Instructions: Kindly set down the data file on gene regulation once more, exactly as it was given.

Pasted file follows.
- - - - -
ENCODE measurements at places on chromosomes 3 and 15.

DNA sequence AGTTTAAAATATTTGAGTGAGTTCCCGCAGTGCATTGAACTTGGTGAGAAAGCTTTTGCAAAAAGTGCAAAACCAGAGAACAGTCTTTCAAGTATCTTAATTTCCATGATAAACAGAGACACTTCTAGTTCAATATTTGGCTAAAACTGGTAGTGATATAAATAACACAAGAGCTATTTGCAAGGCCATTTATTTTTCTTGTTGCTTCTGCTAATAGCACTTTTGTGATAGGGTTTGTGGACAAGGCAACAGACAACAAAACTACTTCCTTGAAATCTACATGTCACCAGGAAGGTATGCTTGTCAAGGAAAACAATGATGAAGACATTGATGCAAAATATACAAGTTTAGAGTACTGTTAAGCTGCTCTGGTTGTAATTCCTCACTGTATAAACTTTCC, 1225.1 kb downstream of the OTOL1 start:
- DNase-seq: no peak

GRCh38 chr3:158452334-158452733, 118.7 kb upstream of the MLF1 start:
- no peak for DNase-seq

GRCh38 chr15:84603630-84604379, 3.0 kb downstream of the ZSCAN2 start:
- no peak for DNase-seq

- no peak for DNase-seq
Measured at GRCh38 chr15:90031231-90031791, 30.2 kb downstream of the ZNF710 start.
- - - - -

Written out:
ENCODE measurements at places on chromosomes 3 and 15.

DNA sequence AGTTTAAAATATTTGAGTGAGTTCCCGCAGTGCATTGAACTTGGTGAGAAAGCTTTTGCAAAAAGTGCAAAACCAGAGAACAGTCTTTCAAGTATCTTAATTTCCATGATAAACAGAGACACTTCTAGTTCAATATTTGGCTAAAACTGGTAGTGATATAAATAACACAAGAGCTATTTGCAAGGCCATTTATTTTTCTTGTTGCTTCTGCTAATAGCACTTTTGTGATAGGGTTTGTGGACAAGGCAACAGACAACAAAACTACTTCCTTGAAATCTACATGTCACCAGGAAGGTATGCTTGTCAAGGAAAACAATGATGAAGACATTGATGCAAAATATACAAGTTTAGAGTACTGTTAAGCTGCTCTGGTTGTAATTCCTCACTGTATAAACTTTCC, 1225.1 kb downstream of the OTOL1 start:
- DNase-seq: no peak

GRCh38 chr3:158452334-158452733, 118.7 kb upstream of the MLF1 start:
- no peak for DNase-seq

GRCh38 chr15:84603630-84604379, 3.0 kb downstream of the ZSCAN2 start:
- no peak for DNase-seq

- no peak for DNase-seq
Measured at GRCh38 chr15:90031231-90031791, 30.2 kb downstream of the ZNF710 start.